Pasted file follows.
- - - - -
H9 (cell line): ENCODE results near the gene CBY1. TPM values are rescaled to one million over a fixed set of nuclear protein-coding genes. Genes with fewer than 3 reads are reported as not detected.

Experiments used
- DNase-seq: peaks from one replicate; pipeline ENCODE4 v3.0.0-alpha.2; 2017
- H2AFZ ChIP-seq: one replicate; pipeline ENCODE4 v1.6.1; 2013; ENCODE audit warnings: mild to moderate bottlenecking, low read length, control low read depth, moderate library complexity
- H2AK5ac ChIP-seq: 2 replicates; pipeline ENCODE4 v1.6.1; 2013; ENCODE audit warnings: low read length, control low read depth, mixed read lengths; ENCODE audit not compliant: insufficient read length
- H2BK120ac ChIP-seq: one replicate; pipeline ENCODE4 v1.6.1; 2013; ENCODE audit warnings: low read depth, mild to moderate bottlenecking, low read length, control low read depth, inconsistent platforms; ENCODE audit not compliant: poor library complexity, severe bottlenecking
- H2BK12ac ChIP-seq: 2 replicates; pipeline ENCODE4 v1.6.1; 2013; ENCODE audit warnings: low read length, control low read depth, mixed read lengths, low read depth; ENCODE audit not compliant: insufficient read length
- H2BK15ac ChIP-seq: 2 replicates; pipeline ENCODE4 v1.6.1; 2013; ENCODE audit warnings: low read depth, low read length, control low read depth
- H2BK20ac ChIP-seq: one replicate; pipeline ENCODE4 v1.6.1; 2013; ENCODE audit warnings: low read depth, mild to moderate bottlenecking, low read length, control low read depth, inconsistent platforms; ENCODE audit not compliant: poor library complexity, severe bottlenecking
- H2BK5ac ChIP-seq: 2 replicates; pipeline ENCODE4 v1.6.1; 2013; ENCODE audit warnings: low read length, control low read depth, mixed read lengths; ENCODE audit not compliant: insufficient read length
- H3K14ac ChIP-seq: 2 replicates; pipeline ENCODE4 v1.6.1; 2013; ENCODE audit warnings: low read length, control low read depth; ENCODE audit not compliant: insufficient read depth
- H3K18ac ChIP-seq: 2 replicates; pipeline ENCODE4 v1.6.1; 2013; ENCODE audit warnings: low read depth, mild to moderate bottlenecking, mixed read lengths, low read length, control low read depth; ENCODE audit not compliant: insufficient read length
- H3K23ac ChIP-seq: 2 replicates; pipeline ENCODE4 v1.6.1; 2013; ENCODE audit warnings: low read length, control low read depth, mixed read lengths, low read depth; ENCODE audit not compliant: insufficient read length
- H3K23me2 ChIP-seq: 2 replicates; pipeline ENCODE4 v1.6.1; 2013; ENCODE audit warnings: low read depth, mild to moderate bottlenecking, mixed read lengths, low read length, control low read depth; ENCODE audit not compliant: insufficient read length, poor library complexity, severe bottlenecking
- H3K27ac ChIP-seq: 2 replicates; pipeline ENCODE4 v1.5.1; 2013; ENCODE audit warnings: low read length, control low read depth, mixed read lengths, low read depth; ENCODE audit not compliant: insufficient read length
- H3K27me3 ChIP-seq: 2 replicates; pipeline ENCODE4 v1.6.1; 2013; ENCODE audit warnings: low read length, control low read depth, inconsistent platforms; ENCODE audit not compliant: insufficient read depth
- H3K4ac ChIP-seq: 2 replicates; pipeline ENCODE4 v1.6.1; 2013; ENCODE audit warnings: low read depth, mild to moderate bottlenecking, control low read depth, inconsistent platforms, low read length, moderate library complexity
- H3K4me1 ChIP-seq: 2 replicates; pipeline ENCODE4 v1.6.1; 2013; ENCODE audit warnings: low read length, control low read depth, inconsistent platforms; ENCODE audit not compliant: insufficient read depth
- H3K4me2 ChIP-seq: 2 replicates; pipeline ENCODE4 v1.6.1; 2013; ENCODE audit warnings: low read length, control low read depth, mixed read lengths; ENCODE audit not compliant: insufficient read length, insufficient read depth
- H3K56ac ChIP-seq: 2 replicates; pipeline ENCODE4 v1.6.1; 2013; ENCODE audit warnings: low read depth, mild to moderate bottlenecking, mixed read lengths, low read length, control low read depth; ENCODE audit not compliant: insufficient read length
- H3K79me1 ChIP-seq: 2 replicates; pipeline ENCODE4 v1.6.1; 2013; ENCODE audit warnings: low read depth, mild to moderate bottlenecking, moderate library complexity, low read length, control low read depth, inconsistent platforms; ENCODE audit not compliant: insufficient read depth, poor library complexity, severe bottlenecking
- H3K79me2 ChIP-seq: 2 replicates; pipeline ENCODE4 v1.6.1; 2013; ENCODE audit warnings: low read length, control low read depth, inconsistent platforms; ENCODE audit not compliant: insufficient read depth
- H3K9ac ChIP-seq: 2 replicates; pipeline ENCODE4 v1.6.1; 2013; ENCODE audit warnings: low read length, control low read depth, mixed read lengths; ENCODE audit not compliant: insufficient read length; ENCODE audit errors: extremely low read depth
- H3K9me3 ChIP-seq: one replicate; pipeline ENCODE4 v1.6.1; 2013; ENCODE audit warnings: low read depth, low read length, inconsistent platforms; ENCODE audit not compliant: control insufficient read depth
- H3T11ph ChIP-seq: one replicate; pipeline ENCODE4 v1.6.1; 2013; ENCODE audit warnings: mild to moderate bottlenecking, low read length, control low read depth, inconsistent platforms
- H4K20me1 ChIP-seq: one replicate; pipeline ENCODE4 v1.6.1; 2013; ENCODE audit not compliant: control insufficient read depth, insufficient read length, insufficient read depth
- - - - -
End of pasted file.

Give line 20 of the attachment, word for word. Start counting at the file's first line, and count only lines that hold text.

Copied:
- H3K56ac ChIP-seq: 2 replicates; pipeline ENCODE4 v1.6.1; 2013; ENCODE audit warnings: low read depth, mild to moderate bottlenecking, mixed read lengths, low read length, control low read depth; ENCODE audit not compliant: insufficient read length